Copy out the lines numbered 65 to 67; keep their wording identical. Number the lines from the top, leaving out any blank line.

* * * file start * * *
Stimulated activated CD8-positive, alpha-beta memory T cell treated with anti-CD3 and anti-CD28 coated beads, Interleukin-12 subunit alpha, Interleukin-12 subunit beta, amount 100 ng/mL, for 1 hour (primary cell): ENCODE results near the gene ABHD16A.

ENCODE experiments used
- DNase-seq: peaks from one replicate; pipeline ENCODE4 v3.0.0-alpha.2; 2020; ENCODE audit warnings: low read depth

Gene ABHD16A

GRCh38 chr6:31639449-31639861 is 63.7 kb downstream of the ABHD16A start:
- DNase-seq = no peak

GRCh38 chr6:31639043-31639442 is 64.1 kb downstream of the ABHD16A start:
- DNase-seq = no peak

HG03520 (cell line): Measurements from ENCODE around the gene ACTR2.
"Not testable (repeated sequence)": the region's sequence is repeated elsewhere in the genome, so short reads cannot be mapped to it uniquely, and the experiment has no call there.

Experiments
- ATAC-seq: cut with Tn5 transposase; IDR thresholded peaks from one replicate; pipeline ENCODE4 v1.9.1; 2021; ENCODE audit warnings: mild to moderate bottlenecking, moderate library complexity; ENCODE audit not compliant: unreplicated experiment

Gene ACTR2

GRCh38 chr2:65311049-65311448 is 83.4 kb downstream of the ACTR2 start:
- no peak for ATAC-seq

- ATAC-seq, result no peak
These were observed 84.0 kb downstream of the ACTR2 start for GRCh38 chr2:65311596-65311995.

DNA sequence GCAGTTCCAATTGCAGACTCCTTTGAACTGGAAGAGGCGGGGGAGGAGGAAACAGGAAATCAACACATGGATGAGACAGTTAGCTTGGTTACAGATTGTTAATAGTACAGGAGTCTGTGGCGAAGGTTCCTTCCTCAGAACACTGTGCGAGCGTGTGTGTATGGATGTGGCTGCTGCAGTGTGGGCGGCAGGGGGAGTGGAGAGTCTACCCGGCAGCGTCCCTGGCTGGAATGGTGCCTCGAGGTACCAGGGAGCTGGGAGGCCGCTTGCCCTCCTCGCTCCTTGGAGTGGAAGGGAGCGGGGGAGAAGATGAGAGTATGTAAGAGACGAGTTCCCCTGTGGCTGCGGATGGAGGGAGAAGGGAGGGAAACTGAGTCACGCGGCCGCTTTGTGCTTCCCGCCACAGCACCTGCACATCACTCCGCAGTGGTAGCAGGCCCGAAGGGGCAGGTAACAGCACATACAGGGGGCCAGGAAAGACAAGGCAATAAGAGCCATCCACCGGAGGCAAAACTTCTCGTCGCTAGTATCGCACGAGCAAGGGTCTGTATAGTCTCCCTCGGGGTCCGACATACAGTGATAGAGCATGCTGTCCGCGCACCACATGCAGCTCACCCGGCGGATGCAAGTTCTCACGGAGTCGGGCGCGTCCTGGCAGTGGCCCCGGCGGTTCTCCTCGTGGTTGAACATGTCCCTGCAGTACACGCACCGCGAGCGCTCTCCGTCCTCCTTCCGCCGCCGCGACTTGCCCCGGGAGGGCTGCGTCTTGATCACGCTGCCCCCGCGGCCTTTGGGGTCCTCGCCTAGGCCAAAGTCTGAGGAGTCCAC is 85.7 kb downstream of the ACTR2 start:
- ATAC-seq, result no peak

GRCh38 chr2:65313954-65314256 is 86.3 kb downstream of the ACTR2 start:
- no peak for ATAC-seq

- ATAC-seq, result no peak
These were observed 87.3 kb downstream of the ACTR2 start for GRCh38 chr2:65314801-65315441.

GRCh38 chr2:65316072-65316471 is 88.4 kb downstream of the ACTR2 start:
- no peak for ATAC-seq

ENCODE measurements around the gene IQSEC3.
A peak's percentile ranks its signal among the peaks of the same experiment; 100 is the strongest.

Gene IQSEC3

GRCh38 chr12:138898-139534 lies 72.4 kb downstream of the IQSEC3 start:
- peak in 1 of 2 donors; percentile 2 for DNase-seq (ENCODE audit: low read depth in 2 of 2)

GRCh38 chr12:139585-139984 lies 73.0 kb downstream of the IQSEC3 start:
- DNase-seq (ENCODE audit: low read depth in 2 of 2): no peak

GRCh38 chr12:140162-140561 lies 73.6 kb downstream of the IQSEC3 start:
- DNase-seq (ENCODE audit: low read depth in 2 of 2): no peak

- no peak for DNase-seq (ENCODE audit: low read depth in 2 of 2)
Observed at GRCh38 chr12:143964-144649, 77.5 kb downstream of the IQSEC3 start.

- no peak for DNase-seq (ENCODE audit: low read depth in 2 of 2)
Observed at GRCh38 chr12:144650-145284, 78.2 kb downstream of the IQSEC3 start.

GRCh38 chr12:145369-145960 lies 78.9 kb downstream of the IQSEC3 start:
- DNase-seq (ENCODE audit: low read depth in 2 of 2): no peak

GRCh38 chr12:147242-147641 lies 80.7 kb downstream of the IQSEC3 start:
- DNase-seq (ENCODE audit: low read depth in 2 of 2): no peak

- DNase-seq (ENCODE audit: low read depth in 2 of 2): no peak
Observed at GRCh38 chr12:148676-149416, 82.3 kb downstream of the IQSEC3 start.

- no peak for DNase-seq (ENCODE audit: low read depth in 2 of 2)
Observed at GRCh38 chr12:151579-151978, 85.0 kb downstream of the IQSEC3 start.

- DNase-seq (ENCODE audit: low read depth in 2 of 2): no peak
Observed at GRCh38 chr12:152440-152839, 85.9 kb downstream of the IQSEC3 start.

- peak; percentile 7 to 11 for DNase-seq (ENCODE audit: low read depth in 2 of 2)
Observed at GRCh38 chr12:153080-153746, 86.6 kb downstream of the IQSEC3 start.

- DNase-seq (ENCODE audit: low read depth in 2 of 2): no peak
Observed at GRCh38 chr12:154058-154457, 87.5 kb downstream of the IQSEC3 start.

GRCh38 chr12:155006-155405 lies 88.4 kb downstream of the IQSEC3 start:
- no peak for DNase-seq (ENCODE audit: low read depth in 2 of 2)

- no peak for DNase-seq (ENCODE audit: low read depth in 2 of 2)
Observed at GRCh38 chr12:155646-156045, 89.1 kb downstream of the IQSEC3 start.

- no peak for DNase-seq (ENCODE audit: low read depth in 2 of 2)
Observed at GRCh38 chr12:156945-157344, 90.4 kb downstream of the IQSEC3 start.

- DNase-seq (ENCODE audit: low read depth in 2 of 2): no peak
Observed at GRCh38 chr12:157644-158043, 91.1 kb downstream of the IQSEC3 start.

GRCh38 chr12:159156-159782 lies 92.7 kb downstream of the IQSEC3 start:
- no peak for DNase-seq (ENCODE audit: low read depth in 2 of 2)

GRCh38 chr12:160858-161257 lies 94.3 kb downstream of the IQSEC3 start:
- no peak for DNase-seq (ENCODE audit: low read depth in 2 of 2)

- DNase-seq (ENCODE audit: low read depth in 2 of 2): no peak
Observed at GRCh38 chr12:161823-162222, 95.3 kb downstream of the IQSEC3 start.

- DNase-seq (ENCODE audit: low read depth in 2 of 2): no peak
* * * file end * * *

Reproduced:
- DNase-seq (ENCODE audit: low read depth in 2 of 2): no peak
Observed at GRCh38 chr12:161823-162222, 95.3 kb downstream of the IQSEC3 start.

- DNase-seq (ENCODE audit: low read depth in 2 of 2): no peak